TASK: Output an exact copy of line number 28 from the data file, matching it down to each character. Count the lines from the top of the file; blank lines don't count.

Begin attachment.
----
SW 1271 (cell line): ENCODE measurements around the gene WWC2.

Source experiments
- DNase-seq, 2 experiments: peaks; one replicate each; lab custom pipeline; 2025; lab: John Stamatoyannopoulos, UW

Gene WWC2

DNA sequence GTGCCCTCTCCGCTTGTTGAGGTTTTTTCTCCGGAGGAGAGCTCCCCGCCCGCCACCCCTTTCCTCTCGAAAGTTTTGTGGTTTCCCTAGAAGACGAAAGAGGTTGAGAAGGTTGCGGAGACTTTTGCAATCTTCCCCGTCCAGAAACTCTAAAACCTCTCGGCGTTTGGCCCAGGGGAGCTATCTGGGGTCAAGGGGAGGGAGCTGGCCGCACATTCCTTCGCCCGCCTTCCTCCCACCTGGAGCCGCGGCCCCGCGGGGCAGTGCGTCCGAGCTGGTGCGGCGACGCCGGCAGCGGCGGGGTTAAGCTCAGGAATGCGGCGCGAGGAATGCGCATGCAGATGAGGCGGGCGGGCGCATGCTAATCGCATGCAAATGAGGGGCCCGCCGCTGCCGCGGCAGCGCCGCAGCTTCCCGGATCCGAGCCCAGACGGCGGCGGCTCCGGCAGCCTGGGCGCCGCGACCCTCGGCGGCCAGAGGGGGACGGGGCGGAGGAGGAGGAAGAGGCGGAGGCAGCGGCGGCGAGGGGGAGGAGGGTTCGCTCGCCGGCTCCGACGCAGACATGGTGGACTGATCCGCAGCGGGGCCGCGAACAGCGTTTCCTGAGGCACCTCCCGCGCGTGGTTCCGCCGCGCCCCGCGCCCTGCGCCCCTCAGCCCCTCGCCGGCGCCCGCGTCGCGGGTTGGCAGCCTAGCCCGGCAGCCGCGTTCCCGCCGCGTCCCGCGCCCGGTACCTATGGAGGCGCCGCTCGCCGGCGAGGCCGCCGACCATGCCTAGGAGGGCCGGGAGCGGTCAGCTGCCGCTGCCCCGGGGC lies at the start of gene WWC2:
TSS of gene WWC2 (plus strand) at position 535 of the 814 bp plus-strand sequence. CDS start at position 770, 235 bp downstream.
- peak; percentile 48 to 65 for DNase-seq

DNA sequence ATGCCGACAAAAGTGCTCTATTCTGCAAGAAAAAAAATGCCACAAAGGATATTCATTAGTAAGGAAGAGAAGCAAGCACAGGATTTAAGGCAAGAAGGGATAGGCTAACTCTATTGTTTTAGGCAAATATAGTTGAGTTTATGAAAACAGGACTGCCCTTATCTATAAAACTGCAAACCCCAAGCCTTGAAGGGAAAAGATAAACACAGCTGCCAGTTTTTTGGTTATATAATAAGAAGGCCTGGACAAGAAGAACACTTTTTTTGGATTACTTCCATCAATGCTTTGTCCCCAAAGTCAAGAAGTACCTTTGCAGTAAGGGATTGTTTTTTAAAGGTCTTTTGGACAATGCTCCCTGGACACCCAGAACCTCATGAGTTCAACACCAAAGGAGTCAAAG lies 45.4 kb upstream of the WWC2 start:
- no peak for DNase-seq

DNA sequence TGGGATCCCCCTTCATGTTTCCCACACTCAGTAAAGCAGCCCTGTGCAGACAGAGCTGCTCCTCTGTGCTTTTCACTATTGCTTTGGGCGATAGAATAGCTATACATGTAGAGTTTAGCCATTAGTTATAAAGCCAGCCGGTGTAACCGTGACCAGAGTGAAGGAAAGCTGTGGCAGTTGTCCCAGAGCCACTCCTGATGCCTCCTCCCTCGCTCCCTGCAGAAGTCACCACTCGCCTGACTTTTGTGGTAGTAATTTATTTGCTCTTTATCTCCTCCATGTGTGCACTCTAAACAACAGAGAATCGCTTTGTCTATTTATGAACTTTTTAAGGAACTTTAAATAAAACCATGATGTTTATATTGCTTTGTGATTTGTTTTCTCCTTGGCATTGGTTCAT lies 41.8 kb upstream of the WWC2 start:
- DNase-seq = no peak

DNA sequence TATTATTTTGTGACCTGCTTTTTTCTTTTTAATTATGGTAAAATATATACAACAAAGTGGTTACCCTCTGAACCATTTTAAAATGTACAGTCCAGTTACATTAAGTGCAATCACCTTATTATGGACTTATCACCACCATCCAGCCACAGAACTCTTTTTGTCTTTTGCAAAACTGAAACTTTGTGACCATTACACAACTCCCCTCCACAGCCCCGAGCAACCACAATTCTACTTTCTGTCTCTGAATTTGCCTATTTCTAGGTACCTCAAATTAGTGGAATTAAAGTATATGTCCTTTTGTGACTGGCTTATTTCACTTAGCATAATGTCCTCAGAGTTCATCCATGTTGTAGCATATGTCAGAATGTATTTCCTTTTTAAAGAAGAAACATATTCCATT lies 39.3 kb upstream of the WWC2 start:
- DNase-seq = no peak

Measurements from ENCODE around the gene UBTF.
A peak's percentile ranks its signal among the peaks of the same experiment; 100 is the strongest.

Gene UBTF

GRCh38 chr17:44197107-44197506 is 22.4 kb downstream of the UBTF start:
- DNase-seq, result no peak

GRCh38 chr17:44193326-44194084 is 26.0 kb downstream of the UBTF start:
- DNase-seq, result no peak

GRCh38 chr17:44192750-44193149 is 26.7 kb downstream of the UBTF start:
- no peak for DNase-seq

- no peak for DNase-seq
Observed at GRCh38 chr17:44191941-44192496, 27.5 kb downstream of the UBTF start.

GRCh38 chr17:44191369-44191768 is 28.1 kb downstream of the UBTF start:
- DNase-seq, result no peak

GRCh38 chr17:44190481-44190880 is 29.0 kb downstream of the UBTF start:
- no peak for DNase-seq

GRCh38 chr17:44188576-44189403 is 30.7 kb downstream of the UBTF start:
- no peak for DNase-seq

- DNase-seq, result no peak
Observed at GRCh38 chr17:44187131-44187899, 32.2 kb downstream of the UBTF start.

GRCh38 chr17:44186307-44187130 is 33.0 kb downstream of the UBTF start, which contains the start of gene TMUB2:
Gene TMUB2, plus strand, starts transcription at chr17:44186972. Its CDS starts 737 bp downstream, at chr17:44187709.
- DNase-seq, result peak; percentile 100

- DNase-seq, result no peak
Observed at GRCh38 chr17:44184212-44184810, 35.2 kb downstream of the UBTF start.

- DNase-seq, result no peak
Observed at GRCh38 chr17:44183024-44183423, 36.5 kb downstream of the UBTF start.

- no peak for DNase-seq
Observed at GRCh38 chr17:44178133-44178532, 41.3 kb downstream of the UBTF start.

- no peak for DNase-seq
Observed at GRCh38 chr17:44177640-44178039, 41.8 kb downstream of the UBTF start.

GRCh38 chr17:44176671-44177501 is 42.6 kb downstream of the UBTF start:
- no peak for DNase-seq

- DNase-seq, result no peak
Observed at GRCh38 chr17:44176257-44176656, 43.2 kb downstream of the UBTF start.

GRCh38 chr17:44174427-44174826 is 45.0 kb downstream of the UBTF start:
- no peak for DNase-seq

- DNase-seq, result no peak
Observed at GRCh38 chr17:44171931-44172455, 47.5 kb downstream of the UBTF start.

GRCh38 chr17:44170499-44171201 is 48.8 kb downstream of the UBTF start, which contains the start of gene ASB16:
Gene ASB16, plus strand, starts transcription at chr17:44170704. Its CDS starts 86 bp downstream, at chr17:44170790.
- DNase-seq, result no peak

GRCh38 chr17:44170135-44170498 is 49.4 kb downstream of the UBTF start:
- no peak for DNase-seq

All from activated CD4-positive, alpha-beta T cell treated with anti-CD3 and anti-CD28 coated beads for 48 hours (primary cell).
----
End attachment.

- no peak for DNase-seq